Big Up for the Week

Big Up for the Week
This week we want to Big up all our fans from Russia, and all the hot beds of reggae Moscow and St. Petersburg

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Monday, March 18, 2013

Best Reggae Dances Ever (Classic edition)

Big ups to all our new Maad German fans, Respekt jedes Mal  and welcome to the Musical madnessss

Based on feedback on our features on  Best Riddims we are starting a new feature called Best Reggae  Dances yes Dancehall music is known for its dances but reggae the proud musical father, has a few moves of its own that are noteworthy

What makes a Best Reggae Dance, apart from the coolness and novelty of the dance:
  • it is the best "go to" dance for anything reggae or dancehall related, especially foreigners who want to show they are hip to the music, you bet your bottom dollar this is the dance they are going to pull.
  •  automatically of any of these dances can be done by a crowd of people instantaneously
  •  it is very genre specific and cannot be used for any other musical genre other than reggae, (caution don't try these to hip hop).
  •  there is a very easy learning curve.

  • both men and women look cool doing it 
So lets look at the Best Reggae Dances mmmmmaaaahd

1. Bogle

Considered Mr Dancehall Master, Gerald levy is credited with any dances and the first cross over dancehall dance called the Bogle after himself. Whereas Bogle is known for creating many dances such as Willy bounce, Pon di river Pop di collarand many others by far this one is undoubtedly the most popular.

The song was further popularized by Buju Banton's song of the same name inspired by the dance. If you want even more proof on the popularity and relevancy of this dance see Caribbean pop princess Rihanna's video for Rude boy  where she is seen doing the Bogle.

Bogle was named after the Jamaican national hero Paul Bogle, lets take in a feature on Bogle at the height of the Bogle dance's popularity.

Just in case you forgot watch this video on a very clinical break down on how to do the Bogle (our advice however is better learn it in the dance rather than the dance studio lol)  

2. Butterfly
This one is also a perennial favourite not sure how created  this dance but in terms of a go to dance this falls right beside Bogle where people love to do to show this move outside of Jamaica that they are current with the reggae scene. Even more popularized by the 1988 Jiggsy King and Tony Curtis song of the same name.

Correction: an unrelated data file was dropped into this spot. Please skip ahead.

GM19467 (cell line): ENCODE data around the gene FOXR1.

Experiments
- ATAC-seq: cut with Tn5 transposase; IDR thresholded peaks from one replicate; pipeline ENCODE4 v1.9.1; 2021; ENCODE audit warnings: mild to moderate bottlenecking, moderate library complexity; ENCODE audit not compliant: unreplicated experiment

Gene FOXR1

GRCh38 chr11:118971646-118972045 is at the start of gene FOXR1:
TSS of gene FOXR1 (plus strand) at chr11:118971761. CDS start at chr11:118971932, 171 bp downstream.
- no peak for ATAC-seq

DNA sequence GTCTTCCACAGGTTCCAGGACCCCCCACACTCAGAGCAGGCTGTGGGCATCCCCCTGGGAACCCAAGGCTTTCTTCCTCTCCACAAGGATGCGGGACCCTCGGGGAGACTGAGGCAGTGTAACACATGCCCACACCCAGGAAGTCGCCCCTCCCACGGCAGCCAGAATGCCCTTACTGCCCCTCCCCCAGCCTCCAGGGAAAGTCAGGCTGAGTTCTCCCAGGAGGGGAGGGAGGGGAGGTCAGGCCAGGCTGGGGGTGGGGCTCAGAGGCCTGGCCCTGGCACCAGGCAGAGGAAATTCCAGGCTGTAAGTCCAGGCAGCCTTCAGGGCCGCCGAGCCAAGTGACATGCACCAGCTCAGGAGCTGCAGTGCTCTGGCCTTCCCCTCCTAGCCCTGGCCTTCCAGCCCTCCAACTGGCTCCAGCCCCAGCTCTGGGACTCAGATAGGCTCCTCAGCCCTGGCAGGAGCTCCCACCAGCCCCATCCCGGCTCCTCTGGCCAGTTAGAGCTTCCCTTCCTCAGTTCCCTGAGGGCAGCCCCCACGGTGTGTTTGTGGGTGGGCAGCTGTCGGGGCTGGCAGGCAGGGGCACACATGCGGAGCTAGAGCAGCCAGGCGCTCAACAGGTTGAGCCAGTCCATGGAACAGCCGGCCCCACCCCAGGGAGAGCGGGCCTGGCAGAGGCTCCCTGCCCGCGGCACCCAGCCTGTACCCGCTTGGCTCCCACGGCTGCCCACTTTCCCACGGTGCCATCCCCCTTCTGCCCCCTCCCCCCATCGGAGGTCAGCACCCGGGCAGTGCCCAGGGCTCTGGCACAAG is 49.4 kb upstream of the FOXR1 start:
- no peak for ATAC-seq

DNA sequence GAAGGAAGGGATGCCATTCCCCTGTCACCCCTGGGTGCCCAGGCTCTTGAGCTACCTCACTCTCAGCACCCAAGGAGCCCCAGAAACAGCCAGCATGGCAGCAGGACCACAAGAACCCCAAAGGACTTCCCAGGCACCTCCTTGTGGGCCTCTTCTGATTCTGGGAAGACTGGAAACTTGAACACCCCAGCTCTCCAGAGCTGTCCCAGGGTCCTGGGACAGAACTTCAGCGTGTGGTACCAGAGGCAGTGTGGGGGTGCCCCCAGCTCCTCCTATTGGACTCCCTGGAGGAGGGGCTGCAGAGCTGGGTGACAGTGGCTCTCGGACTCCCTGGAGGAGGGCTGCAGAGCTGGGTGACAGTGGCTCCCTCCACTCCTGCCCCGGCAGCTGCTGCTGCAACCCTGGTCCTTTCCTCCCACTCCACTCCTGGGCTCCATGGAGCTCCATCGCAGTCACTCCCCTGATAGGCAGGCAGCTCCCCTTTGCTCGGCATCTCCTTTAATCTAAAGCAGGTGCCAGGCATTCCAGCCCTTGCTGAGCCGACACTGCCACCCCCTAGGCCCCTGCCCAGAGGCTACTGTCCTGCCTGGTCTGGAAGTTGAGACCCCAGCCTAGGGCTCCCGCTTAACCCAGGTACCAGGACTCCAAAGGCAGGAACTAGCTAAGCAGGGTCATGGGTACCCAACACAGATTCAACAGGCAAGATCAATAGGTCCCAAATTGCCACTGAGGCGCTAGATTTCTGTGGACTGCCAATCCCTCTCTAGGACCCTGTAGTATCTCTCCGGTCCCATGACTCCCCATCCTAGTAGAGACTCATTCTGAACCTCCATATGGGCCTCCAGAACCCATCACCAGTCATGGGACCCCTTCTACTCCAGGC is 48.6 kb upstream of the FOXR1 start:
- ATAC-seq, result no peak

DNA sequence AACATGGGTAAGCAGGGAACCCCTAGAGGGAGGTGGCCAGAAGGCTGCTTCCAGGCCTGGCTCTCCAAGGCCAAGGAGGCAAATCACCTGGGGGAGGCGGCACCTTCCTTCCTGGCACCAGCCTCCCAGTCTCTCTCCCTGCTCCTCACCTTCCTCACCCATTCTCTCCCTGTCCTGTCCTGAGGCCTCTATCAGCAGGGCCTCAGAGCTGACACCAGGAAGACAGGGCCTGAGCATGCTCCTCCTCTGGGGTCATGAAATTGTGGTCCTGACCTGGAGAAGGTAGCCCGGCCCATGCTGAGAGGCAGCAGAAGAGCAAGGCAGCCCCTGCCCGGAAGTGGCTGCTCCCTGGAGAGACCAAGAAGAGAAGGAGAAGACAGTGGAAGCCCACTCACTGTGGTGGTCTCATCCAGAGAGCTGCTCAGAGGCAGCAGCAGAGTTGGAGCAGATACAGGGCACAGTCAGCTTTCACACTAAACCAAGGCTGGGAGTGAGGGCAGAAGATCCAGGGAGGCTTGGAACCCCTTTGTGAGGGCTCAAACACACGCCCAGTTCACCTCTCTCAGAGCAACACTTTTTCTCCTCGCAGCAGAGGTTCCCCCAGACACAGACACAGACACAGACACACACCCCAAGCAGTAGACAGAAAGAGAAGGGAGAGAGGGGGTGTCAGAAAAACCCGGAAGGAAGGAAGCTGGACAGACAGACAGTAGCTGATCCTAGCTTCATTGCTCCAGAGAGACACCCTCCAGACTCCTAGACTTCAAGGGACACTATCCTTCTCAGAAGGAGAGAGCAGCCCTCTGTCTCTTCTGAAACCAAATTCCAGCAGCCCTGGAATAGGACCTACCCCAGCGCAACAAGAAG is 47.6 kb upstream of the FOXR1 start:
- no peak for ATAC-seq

and for these of you  who still don't remember this dance move  here is a quick refresher  video courtesy, bikini top is optional but preferred..................maaahd

3. Easy Skanking

This dance was formulated in the 1960 in the Jamaican dance halls.not dance hall music but the DANCE Halls  like Silver Slipper and Glass Bucket that characterized the era of ska. 

Ska was the foundation but with the transition of ska (a much faster tempo ) to reggae the ska became skanking as the dance slowed down. The name was more  reflected in the Easy Skank which is also mentioned in the Bob Marley song of the same name.

The dance style was adapted by British mods and skin heads and altered to to hardcore punk and ska punk  music scene of the 1960s, many versions have been developed since

Skanking consists of a “running man” motion of the legs to the beat while alternating bent-elbow fist-punches, left and right.

Here is a Punk ska version of How to Skank.

Then if you want to real thing here are some Jamaicans giving you the real reggae skank Watch from the 1:10 time mark and the dancer in the blue pants (taken at Reggae Sunsplash 1987)

Actually at the beginning of this video is another classic reggae dance move  the "rub a dub"  not known as widely worldwide but obviously a favourite to this day at most retro dances.

4. Electric Slide

Yes, the electric slide also called the Electric is  a dance immortalized at every single wedding, family get together,hotel entertainment party and cruise ship gathering, its  continues to fascinate on lookers who don't quite get it and kids who love to pick it up within a few steps. Although you may say it's not reggae, ohh we disagree.

First recorded by the original Wailer, Bunny Wailer, the song actually called Electric Boogie was a reggae song however it was only when Marcia Griffiths recorded a reggae pop version that it really took off. The choreography featured in the the accompanying music video, akin to line dancing became an overnight hit and as they say the rest was Maaad history the four wall line dance was created by choreographer Ric Silver in 1976.

Interesting factoid the choreographer of this 18 step dance move, Ric Silver  has actually copyrighted this move so you cant  use this move in a movie or commercial without the cha ching of rights being paid to this man. Our reggae dances need to take a leaf from this book and move to getting paid.

and yes we hear you all, look out for soon for the best dancehall dances 


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